Sunday, 2 April 2017

RAW London - reduced but still good

180 Strand, London

RAW has now mushroomed to New York and Berlin so it was perhaps not surprising that its London fair semed a tad smaller than we remembered it. The venue was the Store Studios, 180 Strand for the 2017 show, home to London Fashion Week.

The Truman Brewery in Brick Lane had been the home of RAW in London up to now and the Store Studios has less natural daylight. The inside tables this time were not as easy to see. Perhaps that is why it was more difficult to negotiate.

The usual crowd of predominanlty young and cool people were back. How different from the old buffers and codgers who attend non-organic wine fairs. You can see where the future lies.

Even the winemakers are getting younger. Here was our friend David Morris from Ancre Hill once again.

We have written about this interesting Welsh winery before in this Blog. This time we were able to taste their Orange wine for the first time in addition to their Triomphe and get some advice on how long to leave Triomphe in a carbonic maceration (30 days). Amazing.

The next rarity was almost as surprising, a grape called Devin from Slovakia. The parents of devin are Gwurztraminer and Fruehroter Veltliner. Czechs and Slovaks are very keen on their own crossings and for a good reason - USP.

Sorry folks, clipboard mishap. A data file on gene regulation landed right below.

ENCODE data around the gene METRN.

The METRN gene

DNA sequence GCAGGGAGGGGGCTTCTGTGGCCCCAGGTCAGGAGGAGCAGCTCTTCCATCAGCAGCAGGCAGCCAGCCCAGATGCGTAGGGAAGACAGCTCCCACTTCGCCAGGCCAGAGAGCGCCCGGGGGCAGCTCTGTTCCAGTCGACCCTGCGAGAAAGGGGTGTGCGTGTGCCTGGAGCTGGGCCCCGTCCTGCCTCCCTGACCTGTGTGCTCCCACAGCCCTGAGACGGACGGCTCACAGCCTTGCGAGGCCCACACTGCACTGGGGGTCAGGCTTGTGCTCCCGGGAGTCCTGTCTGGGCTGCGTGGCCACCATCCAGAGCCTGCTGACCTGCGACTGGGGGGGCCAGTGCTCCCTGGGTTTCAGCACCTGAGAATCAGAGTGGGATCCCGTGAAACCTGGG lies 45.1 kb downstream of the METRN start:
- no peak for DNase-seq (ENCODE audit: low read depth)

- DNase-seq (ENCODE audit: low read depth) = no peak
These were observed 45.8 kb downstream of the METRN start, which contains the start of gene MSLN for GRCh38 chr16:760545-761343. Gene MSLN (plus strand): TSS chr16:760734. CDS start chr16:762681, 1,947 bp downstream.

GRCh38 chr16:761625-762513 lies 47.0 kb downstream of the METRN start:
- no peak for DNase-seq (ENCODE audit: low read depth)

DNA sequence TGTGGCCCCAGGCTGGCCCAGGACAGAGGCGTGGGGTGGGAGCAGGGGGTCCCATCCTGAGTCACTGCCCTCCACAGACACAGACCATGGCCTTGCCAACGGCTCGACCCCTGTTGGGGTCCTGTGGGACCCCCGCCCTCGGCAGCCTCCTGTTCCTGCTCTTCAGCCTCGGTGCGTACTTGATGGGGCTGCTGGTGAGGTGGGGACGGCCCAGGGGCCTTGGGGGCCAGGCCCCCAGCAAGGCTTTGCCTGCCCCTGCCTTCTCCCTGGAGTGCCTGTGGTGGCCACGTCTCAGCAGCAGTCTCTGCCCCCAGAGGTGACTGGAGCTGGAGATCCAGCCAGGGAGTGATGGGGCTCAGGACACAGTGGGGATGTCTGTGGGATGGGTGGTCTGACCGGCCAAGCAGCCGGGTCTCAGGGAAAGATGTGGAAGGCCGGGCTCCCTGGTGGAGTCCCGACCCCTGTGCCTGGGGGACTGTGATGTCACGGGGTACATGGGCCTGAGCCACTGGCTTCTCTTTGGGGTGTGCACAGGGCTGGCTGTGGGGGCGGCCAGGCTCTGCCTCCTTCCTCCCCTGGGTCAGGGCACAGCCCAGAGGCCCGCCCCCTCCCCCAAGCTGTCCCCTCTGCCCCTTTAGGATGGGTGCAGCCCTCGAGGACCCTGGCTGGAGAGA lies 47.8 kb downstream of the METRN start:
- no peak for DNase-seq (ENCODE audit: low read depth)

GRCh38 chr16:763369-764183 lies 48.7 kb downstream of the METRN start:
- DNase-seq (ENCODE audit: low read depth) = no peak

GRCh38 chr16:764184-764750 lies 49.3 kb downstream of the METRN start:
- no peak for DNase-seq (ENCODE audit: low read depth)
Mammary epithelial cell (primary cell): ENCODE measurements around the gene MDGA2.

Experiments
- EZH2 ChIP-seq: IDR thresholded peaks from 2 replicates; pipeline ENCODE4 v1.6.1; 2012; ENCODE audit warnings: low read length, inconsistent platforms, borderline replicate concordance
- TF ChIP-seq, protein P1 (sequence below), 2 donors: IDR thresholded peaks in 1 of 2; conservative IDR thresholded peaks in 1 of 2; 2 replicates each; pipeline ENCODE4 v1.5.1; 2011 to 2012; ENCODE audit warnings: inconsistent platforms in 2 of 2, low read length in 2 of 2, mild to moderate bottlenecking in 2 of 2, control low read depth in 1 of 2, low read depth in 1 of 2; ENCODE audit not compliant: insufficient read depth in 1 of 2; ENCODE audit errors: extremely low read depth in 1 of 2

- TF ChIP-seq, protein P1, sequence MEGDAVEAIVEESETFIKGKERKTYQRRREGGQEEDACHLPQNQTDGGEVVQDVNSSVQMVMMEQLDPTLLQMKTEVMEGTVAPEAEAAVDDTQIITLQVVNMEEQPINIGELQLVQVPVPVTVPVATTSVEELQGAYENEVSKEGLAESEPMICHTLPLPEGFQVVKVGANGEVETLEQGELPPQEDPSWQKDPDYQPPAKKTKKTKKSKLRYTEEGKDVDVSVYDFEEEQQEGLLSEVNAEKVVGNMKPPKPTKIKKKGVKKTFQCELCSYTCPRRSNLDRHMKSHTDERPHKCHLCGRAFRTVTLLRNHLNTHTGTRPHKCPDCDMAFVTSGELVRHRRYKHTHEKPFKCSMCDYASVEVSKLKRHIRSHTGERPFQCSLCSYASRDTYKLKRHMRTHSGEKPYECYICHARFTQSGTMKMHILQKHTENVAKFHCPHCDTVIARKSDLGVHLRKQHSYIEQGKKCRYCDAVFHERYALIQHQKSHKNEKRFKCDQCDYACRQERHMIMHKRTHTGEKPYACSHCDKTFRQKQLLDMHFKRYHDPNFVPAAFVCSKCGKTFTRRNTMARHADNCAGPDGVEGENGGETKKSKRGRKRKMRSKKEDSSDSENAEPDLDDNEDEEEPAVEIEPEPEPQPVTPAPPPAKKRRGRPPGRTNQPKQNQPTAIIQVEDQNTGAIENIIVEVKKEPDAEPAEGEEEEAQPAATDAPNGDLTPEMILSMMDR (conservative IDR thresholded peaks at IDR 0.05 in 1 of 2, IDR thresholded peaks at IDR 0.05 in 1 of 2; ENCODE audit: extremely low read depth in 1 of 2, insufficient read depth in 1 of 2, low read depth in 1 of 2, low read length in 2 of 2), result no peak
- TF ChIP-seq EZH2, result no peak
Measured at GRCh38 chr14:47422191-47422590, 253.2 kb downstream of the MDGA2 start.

Attention: 14%
charming chap from the Magula Family

Devin is a most promising grape from this outing at least.

Not far from Magula (no, it's not a typo for Malaga) we found our old friend Marco Marrocco of Palazzo Tronconi, Lazio

The good news was that his 'Donnico,' a red from a grape called Ulivella was on great form. Soft and silky. This was really marvellous. Those of you with hawk eyes may notice that on the label is written Olivella. Marco assures us that Ulivella is the real name and that the authorities have made a spelling mistake. Turning to D'Agata the situation emerges as one of the more classic oenological  entanglements, so much so that even D'Agata expresses bewilderment at one point. The entry (pp 378 - 379 in his book 'Native Wine Grapes of Italy') is well worth reading.

Almost next door to Marco was Podere Pradarolo from Reggio Emilia. As well as a Croatina (we're always looking out for a good Croatina) they had brought their rare Termarina Nera again as they did in 2014.

The small bottle on the far right is labeled 'Il Canto del Cio' Solera and is a rare bottling of Termarina Nera in purezza. D'Agata writes 'I do think it is very exciting that an estate (Pradarolo) has decided to take up making wine from this variety. We can hope that more will follow suit soon.'

Our thoughts entirely.

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